Growing Pains: Who decides the rules of the game?

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By Tom Parker

Over the past month, there has been a visible increase in the Australian media reporting and commentating on the dislocation and unease of Chinese behaviour based on a different set of values and beliefs. 

This has included an article published by the Australian Financial Review warning Australian universities of the "red hot patriotism" being displayed by foreign students from China who are now the frontline in China’s ideological war given the growth in conflict between Australian academics and Beijing’s patriotic ideas on sovereignty as expressed through outraged Chinese international students.

In the same week, a convoy of European cars driven by cashed up Chinese protesters revved their engines outside the Indian Consulate in Sydney to make clear their concerns on the China-India border standoff. The drive-by was held on India’s Independence Day and featured a large car sticker suggesting that "Anyone who offends China will be killed”. 

This tasteless tagline comes from Wolf Warrior 2, China’s largest grossing film. 

These spot fires were framed by the chaos of Cambridge University Press (CUP) that played out over four days across the international media, where it had been revealed that China Quarterly, a leading journal on contemporary Chinese affairs had agreed to requests from Beijing to block readers in China from accessing sensitive articles. 

The decision, no doubt was made by CUP to continue to receive China’s party state approval and access to the Chinese academic market and international students. However, the negative international media attention and threat of academic protests coupled with reputational brand damage may have swayed Cambridge University Press to reject the request to remove contentious articles and restored them back online. 

The China Quarterly non-decision highlights the vexed issue of China’s influence and the complexity of engaging with China. 

In 2002, China scholar Perry Link penned an article that introduced The Anaconda in the Chandelier, where he likened Chinese censors to a dangerous snake coiled overhead resting in a fancy light fitting, where the snake sits silently and motionless. Perry suggested the snake doesn’t need to move as there is a constant silent message that makes you decide for yourself and ensure that the shadow overhead requires you make adjustments accordingly. 

In business, often the shadow appears as China’s economic ascendancy - where China may use its growing economic wealth, and the market access of opportunity to create the desired outcome or result. 

Chinese expatriate writer Ha Jin called this type of behaviour the Censor in the Mirror. 

At the Asia Society’s Australia 20th Anniversary Gala in Sydney last week, former Prime Minister John Howard declared that Australia should recommit to foreign investment as well as open trade provided Chinese investors knew and obeyed the existing rules around foreign investment.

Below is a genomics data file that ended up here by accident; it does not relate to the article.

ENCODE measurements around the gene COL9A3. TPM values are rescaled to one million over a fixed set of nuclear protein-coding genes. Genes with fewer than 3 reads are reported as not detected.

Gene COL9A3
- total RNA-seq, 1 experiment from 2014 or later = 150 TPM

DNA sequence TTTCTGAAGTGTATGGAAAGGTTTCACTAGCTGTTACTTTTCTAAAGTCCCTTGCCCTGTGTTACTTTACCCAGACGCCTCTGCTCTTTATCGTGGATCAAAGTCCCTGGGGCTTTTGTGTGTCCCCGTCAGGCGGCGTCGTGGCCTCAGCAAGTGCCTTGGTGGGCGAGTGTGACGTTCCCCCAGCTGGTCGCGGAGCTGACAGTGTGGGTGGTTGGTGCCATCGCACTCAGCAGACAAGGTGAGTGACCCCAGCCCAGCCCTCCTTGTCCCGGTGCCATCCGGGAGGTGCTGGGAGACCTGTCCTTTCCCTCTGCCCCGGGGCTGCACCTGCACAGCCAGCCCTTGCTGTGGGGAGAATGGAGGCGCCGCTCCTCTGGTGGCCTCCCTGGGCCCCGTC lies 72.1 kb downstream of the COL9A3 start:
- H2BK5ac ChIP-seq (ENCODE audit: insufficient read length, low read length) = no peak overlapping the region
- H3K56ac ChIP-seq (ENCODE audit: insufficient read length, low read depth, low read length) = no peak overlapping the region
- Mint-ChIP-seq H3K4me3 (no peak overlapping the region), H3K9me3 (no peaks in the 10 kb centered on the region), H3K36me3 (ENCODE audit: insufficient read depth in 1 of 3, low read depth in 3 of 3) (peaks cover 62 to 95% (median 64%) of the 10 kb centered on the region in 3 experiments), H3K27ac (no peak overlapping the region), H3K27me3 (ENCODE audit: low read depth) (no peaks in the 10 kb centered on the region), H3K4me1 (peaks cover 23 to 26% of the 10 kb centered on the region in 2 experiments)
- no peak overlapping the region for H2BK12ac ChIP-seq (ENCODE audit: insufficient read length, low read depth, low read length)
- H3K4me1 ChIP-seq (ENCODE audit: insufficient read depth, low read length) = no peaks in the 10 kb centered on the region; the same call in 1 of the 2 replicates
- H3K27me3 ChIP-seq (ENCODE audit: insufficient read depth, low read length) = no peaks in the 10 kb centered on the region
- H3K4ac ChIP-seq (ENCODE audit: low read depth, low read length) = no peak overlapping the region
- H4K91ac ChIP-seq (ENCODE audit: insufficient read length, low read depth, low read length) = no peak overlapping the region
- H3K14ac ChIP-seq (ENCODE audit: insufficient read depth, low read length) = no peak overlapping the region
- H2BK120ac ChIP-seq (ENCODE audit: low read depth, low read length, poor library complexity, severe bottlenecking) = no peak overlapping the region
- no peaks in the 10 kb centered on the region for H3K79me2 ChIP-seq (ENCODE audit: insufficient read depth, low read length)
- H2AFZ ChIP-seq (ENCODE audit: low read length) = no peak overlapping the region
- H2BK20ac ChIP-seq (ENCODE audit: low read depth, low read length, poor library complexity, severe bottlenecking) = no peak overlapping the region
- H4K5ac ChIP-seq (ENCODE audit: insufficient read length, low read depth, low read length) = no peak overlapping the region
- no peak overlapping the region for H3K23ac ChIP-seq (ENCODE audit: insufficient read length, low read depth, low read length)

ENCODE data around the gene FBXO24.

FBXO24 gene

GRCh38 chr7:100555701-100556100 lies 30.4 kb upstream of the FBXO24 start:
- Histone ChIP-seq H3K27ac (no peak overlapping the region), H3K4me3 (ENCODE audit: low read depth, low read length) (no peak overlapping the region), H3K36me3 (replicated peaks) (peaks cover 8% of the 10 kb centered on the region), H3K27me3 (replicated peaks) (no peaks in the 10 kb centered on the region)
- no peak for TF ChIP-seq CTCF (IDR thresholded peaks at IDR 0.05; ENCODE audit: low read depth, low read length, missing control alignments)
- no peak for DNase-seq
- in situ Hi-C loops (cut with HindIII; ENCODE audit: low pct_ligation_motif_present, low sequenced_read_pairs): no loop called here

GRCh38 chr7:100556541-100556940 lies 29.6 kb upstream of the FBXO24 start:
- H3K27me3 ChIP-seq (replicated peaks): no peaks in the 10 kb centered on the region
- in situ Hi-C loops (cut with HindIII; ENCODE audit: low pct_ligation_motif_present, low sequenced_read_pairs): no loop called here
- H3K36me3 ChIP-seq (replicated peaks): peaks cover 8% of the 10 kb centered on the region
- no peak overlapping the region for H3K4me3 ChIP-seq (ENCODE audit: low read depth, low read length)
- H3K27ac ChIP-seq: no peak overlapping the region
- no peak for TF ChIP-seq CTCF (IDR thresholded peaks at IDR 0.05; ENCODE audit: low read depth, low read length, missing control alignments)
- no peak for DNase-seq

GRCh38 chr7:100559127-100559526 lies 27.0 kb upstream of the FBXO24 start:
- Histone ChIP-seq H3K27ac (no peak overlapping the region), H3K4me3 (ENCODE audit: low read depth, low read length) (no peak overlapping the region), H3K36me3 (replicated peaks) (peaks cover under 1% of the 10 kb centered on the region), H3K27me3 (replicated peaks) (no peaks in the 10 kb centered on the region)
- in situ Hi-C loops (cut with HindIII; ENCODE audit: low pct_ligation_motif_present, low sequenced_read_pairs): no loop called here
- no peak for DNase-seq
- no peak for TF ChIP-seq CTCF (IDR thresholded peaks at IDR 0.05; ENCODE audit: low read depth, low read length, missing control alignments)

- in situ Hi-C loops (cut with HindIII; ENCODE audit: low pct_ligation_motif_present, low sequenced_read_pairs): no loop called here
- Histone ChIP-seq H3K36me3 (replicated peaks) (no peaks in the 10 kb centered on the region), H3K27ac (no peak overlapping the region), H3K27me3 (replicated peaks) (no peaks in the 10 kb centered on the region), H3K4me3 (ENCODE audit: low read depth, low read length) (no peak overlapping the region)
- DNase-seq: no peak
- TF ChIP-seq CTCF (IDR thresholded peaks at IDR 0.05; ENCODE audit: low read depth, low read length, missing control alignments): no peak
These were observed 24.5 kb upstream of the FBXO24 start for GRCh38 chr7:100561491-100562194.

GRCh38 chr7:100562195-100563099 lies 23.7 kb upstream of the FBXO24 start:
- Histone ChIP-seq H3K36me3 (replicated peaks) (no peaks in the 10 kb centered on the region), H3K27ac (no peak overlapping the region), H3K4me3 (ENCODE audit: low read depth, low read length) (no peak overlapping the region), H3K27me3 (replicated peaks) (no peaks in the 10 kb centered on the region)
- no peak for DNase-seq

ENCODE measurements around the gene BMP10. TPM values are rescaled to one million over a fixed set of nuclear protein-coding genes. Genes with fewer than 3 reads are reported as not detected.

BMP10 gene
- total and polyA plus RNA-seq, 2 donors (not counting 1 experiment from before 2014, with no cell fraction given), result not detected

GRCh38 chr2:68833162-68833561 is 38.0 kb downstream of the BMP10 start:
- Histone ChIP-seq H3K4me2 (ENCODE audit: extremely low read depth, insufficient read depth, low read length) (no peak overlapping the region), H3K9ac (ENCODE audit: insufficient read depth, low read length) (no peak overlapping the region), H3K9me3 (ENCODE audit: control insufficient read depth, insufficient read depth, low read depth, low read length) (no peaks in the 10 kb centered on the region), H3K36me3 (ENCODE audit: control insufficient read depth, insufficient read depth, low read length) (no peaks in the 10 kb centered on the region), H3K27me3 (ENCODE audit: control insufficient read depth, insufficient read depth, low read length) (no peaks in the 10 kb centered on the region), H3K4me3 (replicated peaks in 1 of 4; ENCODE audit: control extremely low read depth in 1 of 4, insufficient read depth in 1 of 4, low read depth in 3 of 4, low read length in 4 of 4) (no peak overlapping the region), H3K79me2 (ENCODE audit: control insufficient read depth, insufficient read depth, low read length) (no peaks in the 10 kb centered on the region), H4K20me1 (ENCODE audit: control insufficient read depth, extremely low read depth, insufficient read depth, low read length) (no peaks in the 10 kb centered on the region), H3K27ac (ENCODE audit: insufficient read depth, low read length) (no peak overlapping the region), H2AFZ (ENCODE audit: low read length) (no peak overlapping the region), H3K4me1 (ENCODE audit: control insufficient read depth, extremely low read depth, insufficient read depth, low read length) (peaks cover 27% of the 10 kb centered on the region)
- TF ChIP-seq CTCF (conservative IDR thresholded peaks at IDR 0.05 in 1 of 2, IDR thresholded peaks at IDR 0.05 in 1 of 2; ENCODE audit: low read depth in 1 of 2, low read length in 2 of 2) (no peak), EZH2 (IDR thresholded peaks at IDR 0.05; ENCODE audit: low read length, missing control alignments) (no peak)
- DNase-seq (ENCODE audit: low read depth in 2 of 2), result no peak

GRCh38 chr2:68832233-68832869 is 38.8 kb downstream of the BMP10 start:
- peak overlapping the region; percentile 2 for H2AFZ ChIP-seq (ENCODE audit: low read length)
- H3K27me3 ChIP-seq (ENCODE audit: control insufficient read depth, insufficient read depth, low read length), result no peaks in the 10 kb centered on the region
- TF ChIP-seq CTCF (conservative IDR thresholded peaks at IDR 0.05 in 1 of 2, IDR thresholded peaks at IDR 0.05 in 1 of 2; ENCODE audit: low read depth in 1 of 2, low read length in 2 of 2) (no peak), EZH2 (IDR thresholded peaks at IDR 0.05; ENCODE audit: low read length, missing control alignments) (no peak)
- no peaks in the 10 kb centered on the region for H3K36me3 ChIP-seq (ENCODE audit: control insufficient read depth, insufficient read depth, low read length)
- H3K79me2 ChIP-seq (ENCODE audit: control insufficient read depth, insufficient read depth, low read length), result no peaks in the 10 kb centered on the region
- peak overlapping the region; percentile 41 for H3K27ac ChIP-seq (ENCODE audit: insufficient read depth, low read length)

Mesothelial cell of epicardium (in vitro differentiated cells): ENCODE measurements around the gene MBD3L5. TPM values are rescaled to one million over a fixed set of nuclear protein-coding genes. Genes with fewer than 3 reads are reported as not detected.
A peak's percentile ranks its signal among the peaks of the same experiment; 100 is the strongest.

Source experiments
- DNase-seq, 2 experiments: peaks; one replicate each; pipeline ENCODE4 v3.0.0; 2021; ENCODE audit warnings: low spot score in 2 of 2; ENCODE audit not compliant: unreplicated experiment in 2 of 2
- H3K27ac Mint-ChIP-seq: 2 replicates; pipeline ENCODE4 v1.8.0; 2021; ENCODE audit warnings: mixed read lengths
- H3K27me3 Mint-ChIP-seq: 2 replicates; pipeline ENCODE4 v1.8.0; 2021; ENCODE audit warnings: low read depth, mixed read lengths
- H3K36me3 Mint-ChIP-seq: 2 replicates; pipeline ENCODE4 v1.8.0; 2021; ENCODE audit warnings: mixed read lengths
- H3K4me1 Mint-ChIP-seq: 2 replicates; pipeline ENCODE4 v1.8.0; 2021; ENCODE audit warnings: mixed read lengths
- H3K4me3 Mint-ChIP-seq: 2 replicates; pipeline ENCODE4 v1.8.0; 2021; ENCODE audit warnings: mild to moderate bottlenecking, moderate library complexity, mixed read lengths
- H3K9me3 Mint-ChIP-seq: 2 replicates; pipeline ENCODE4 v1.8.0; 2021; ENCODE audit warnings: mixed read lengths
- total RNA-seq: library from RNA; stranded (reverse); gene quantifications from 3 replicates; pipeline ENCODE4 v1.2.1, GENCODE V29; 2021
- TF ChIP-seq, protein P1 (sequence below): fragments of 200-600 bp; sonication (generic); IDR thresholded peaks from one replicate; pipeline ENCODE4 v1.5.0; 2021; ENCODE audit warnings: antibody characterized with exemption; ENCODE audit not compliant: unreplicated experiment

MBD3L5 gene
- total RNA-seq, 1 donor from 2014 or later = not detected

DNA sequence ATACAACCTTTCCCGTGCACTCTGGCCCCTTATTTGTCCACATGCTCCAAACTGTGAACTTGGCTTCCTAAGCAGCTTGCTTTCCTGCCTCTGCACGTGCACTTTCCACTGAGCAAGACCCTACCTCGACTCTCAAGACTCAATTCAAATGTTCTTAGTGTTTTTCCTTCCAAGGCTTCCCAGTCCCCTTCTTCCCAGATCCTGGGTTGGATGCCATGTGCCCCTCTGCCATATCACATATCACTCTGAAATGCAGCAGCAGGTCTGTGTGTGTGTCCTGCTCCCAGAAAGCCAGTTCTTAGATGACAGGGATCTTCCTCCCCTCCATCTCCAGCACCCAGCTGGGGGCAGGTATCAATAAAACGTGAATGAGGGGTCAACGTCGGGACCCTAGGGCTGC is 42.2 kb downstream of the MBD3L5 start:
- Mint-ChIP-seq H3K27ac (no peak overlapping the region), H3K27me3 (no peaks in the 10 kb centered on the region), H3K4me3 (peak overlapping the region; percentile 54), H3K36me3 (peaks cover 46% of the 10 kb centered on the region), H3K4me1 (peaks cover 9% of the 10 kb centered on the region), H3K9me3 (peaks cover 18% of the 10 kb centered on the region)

The rules of the game with China are changing and as China is creating a new form of multilateralism, one in which it sets the tone and defines the rules of the game. This includes the $1 trillion, transcontinental infrastructure One Belt, One Road Initiative, and the Asian Infrastructure Investment Bank, which started operation last year. 

These actions coupled with its eventual overtaking of America as the leading world economy  will displace Washington’s soft power in global institutions that helped espouse Western ideals of democracy, and free markets. 

The disputes and disquiet over maps, border stand offs, and ‘sensitive’ articles accessible online in China are the issues at the margin of a bigger theme around whose rules are we going to follow in the future and what are the consequences for Australia and our economy as China expands its economic and geopolitical influence. 

Australia, since white settlement has dealt with two economic superpowers that share Judean-Christian values, rule of law, and Westminster system of government. That may change, and from a business perspective, are our institutions aware and ready for a different set of rules? 

Global Times, a mouthpiece for China’s propaganda and often hawkish views suggested that the Cambridge University Press fiasco was a battle of values, suggesting ‘free discourse and academic freedom sat at the core of human society.' This is indeed reflective of the West’s strengths but when China becomes stronger, Global Times vowed ‘China will call the shots’. 

In a suggestion that Beijing is aware of the long game, the op-ed continued “The real issue is: whose principles better reflect the age in which we live? In this case it’s not true that ‘everyone is entitled to their own opinion”. This is about power play. Only time will tell who is in the right. 

In a twist, that highlights the complexity and absurdity of the current state of China engagement, the Chinese media, in a scene from Utopia mixed with Seinfeld, was banned from reporting Cambridge University Press’ non-ban of the initial ban. 

Perhaps some rules are meant to be broken.